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Wildlife commission adopts wolf recovery plan

Conservation Northwest applauds collaborative approach to wolf conservation

Conservation Northwest applauds the Washington Fish and Wildlife Commission for approving a state conservation and management plan for the gray wolf.

Olympia, WA Dec 03, 2011

Today the Washington Fish and Wildlife Commission voted unanimously to approve a state conservation and management plan for the gray wolf.

Crafted by the Washington Department of Fish and Wildlife (WDFW), with the help of a seventeen-member public stakeholder advisory group, the plan went through an extensive vetting process.  WDFW consulted outside agencies and wolf experts, and conducted a blind scientific peer review. They held two public comment periods and several workshops, receiving comments from over 65,000 people – mostly supporting wolf recovery. The final product, adopted by the commission today, presents a science-based approach that balances the legal and biological requirements of a recovery plan with the real needs for on-the-ground management tools and a fair compensation package for the small number of livestock producers who may face impacts.

Derrick Knowles, an avid hunter who works for wildlife group Conservation Northwest, participated as a member of the Wolf Working Group.   Knowles congratulated WDFW and the Commission for their foresight and leadership towards finalizing a state plan for wolves:

“While it isn’t any one special interest group’s perfect plan, it’s the right plan for Washington and I applaud the Fish and Wildlife Commission for their leadership today.”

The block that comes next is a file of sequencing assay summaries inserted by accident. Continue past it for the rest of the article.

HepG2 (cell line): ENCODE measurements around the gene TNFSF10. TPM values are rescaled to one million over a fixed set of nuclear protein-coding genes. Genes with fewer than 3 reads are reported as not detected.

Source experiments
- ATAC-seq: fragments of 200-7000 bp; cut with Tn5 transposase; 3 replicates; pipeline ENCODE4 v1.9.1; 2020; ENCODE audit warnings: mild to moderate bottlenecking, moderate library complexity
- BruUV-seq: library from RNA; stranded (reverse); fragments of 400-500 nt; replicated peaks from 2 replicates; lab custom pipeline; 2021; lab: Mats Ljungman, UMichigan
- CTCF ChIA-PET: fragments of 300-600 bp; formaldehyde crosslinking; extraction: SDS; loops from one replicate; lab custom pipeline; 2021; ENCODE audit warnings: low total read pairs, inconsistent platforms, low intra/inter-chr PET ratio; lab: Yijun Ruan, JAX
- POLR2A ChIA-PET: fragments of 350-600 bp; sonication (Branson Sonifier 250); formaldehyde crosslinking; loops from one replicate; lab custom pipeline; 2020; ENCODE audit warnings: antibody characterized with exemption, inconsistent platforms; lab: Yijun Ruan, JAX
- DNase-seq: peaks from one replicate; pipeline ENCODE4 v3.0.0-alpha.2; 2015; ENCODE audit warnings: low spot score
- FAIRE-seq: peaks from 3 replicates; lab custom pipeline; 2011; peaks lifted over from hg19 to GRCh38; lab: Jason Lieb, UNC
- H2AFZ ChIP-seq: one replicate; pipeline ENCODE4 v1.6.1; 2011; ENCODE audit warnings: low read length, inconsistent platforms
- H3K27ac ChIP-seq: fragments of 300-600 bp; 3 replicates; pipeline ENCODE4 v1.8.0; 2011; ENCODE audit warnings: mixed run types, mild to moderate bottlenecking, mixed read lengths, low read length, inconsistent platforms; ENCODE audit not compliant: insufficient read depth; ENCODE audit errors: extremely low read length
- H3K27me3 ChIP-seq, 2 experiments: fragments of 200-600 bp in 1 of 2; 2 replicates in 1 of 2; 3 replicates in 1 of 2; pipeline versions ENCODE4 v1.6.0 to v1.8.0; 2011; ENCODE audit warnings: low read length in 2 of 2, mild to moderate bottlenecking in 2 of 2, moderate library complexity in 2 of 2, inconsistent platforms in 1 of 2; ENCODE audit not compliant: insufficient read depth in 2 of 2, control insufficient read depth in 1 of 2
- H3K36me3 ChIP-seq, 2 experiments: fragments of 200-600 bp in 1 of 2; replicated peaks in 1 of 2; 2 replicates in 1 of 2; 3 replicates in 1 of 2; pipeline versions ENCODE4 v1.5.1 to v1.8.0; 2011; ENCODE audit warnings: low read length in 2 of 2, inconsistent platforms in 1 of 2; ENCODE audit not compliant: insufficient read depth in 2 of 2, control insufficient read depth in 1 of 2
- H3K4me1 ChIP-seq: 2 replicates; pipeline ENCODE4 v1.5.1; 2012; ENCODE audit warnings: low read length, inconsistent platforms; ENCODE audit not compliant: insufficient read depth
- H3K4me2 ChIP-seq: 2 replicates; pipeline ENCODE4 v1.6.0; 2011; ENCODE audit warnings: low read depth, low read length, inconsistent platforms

“Throughout the process I worked closely with hunters, cattlemen, scientists and other conservationists and my experience as a working group member convinced me that we can work through most concerns and differences, and be better off for it.”

“I am really proud of the work everyone has done to get us to this point.  We all spent countless hours serving on the Wolf Working Group to help shape the plan in a way that addressed everyone’s needs.  There was a lot of compromise.”

Jasmine Minbashian, who directs Conservation Northwest’s wolf program is also pleased with the outcome:

 “There is clearly a lot of support for a balanced wolf recovery plan in Washington, despite opposition from a minority.  A majority of the wolf working group supported it – including other livestock groups and some hunters.  Finding the middle ground on what is a polarizing issue – I’d call it a big success.”

“We’ve learned lessons from the conflict over wolves in the Rockies.  We want Washington to be a state where wolf recovery works without the divisiveness found elsewhere in the West.  This plan gives us the best shot at that goal.”


More Background on the Wolf Plan

Scientific credibility. The heart of the plan is that wolves remain protected under state endangered species law until there are at least 15 breeding pairs well-distributed among three separate areas across the state. (There is only one breeding pair in a pack, so 15 of them would likely equal less than 200 wolves.) A minority opinion wanted this number lowered, but independent experts advised that 15 pairs is a bare minimum needed for recovery. By comparison, we have 2,000 cougars and 25,000 black bears in our state.

Wolf habitat in Washington. Some critics of the wolf plan questioned whether Washington has habitat to support more than 200 wolves, yet our state has over 21 million acres of forestland, the preferred habitat of the gray wolf. In this we compare well to Idaho and Montana, and better than Minnesota where there are now 3,000 wolves, 5 million people, and a stable population of deer that sustains a level of sport hunting much bigger than ours.

Co-existence is part of the plan. This plan provides important management tools, such as pack monitoring and financial compensation to ranchers who lose livestock to wolves. In cases where wolves are caught in the act of attacking livestock or pets, or where repeated attacks on livestock occur, lethal control is allowed like in many other states’ wolf plans. The plan also allows for managing wolves if we encounter excessive impacts to deer, elk or caribou herds.


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